Preferred shares are not fixed income

There seems to be a lot of confusion surrounding preferred shares, as many investors do not fully understand how these securities work. The past year has made investors learn the hard way, unfortunately. While the above heading sounds obvious, many investors do not realize that preferred shares do not guarantee the safety of your principal. There is no promise to repay the initial amount invested and they can trade at depressed prices indefinitely. There is also little assurance that preferred shares will be redeemed by the issuer, ever. These are all common assumptions we have seen investors make and many have been surprised by the long and sustained ~30% decline in the asset class.  We actually think these securities can offer the worst of both worlds but if you are seeking an outsized, tax efficient income, these securities can make great sense. It is important to remember, however, that these are quite different from fixed income.

The Canadian dollar actually is a petro-currency

This is a tough lesson to swallow, but it is hard to dispute at this point. A look at a chart matching the Canadian dollar and oil show that where oil goes, so goes the dollar. A few years back there was a well-covered story on individuals calling the dollar a petro-currency and others disputing it. This was when oil was strong and relatively stable. Yes, in these kinds of periods, small fluctuations in oil are unlikely to be reflected in any material way in the exchange rate. However, when there are large fundamental shifts in these markets, it appears quite clear that the Canadian dollar will follow.

There may be better alternatives than indexing

Canadian investors have now been made fully aware of the risks involved with benchmarking to the TSX. The composite is heavily weighted toward energy and commodity markets, with other industries such as financials being influenced by these sectors as well. Investors that did not follow TSX benchmark weights have likely fared much better over the past year than those that were devout or closet indexers. This is not an argument against passive investing as much as it is an argument against not looking under the hood of the indexes, benchmarks or funds that one holds. Just because an index is heavily allocated toward certain industries does not mean that a portfolio is required to do so as well. Owning or tracking an index does not ensure diversification nor does it ensure prudent portfolio structure.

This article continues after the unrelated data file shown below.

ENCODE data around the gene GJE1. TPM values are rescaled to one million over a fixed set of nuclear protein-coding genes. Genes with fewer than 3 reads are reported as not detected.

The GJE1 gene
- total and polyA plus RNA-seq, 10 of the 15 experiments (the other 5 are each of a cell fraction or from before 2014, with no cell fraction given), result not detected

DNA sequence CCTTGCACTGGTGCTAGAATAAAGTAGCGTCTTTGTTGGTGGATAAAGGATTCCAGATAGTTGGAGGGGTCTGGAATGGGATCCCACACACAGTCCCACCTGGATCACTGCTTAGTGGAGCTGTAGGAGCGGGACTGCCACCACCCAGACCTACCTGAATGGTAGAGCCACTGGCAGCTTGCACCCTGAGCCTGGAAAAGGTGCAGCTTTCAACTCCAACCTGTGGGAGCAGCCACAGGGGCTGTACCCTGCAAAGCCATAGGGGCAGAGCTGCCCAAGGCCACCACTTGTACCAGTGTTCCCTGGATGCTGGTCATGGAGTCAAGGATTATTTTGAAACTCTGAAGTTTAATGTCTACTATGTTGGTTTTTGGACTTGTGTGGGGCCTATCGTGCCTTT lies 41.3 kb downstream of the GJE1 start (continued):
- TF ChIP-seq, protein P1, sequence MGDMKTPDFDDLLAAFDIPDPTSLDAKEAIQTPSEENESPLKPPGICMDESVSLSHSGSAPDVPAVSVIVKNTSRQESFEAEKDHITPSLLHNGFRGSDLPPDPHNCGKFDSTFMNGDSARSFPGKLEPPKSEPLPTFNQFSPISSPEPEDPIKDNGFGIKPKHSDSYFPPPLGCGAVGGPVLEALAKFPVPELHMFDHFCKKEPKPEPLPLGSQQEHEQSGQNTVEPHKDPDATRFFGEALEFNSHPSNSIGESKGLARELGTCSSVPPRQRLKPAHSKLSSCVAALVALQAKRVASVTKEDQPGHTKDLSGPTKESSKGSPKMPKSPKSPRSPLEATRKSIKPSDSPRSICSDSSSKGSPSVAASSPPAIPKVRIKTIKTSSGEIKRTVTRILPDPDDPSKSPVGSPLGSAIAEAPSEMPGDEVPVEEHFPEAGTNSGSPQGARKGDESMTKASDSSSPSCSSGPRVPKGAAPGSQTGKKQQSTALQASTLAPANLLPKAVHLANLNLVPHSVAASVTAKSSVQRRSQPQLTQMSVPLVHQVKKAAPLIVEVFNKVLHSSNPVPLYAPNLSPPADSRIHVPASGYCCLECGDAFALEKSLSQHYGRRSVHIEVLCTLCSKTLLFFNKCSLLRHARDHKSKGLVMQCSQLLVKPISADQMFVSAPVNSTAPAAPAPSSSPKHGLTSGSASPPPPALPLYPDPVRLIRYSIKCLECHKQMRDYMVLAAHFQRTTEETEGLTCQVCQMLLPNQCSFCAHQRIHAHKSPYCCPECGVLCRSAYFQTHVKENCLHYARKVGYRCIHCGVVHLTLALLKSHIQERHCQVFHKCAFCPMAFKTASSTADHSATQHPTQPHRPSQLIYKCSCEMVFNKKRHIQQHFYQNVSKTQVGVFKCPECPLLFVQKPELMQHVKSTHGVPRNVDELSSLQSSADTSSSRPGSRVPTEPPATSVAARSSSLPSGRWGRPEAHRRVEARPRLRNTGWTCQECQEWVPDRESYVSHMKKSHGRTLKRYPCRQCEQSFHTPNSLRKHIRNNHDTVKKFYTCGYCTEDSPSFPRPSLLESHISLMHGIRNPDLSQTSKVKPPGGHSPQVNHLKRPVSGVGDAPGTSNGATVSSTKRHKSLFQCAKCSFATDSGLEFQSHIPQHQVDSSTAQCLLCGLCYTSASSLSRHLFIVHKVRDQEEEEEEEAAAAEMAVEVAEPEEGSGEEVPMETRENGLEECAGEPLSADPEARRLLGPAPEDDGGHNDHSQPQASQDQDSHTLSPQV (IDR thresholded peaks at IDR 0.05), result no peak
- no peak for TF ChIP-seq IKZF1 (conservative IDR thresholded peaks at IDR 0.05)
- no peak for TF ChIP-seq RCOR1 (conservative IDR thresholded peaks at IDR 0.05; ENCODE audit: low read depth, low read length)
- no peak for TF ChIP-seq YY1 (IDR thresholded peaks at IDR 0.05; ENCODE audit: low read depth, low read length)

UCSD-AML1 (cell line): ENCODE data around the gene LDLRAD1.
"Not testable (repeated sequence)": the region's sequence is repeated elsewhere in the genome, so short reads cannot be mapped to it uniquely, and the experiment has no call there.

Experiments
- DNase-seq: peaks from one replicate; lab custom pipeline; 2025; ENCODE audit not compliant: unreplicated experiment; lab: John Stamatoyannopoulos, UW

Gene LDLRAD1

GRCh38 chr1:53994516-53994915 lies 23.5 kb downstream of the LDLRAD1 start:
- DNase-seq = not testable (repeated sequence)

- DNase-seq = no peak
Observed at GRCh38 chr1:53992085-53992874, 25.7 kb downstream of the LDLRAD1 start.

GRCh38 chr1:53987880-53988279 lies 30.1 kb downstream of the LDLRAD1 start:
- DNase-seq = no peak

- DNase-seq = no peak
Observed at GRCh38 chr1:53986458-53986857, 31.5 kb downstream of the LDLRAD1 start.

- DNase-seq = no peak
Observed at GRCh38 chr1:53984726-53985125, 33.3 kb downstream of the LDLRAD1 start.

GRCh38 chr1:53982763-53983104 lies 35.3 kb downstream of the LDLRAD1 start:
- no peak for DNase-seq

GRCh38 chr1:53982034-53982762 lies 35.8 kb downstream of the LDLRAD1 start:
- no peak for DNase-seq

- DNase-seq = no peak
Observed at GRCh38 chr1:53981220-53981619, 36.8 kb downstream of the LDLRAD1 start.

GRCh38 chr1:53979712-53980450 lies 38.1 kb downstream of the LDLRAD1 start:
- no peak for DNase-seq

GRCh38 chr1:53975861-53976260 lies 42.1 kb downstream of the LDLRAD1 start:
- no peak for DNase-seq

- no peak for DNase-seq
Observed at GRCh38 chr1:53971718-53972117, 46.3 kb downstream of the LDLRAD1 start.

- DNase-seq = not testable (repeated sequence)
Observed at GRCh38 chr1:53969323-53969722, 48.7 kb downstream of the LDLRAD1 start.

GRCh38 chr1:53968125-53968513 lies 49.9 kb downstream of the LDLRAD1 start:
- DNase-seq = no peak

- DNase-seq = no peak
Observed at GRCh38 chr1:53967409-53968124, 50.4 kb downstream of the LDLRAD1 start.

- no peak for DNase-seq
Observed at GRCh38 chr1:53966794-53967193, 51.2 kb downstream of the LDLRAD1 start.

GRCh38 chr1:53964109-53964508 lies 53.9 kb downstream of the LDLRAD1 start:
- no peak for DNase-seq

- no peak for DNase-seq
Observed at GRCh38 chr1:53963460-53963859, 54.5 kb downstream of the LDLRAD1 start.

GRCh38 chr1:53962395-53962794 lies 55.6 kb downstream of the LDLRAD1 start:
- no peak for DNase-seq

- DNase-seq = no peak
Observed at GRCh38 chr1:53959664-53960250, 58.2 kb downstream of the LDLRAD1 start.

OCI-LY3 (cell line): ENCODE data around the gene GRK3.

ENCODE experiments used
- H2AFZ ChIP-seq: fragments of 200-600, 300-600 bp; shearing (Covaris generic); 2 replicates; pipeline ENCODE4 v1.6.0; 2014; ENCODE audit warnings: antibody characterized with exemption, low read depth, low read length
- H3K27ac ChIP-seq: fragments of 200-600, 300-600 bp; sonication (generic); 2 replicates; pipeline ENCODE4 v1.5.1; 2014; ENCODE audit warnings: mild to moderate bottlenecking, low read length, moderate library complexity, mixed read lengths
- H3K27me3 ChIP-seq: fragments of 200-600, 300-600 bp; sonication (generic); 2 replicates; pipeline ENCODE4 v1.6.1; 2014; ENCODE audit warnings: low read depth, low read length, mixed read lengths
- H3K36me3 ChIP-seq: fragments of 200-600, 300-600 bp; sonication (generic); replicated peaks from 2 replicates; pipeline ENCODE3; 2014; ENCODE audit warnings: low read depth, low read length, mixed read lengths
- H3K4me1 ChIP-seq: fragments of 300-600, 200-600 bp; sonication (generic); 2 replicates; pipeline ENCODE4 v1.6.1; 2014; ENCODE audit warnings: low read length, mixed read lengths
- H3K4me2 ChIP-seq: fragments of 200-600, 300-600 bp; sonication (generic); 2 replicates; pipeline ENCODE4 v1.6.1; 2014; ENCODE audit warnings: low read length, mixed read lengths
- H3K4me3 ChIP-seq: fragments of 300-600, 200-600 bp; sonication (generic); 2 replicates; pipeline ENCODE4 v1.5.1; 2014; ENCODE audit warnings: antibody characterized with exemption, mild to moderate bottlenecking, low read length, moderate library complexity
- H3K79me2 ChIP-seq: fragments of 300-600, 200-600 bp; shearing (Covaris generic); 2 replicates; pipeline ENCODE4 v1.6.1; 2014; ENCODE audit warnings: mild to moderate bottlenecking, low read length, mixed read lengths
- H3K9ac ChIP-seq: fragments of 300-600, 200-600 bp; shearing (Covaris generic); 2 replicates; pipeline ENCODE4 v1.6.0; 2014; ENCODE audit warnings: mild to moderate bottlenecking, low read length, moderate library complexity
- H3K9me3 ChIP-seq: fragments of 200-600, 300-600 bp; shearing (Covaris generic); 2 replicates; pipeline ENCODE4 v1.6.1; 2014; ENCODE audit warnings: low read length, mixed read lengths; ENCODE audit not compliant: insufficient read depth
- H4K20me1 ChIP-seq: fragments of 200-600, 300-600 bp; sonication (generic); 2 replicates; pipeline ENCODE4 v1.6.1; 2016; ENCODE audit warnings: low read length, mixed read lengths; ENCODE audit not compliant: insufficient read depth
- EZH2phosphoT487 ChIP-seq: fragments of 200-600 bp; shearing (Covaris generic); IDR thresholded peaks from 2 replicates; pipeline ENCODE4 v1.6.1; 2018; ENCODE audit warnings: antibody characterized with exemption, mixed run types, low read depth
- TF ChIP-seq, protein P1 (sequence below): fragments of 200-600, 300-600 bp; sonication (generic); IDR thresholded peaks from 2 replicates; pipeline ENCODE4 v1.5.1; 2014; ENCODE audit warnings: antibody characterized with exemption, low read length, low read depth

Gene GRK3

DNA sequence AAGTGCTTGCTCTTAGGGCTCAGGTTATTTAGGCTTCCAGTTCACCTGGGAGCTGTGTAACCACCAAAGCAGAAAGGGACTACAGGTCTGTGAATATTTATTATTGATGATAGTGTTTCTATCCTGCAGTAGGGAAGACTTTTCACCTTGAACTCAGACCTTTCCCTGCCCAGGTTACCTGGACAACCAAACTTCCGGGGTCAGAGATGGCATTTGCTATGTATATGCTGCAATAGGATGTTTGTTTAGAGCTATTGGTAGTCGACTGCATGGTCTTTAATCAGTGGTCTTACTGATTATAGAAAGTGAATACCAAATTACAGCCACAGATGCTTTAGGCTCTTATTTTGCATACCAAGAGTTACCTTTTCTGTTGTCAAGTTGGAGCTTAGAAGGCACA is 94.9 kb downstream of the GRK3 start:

There were numerous land mines strewn across the Canadian markets in 2015. Some of them avoidable but many were unavoidable.  While it has been a tough year and the outlook for Canada is not the most promising sounding, it is important to remember that a year should just be a blip in most investors' time frames. Not every year will be a positive one but if we can learn and improve on lessons from the bad years, it might just make the good years even better and ensure long-term success.

Readers can follow @5iresearchdotca on twitter to get timely updates on dividend initiations, increases and cuts in Canadian markets.

Please perform your own due diligence before making investment decisions.

In order to remain truly conflict-free, the writer and employees of 5i Research cannot take a position in individual Canadian equities.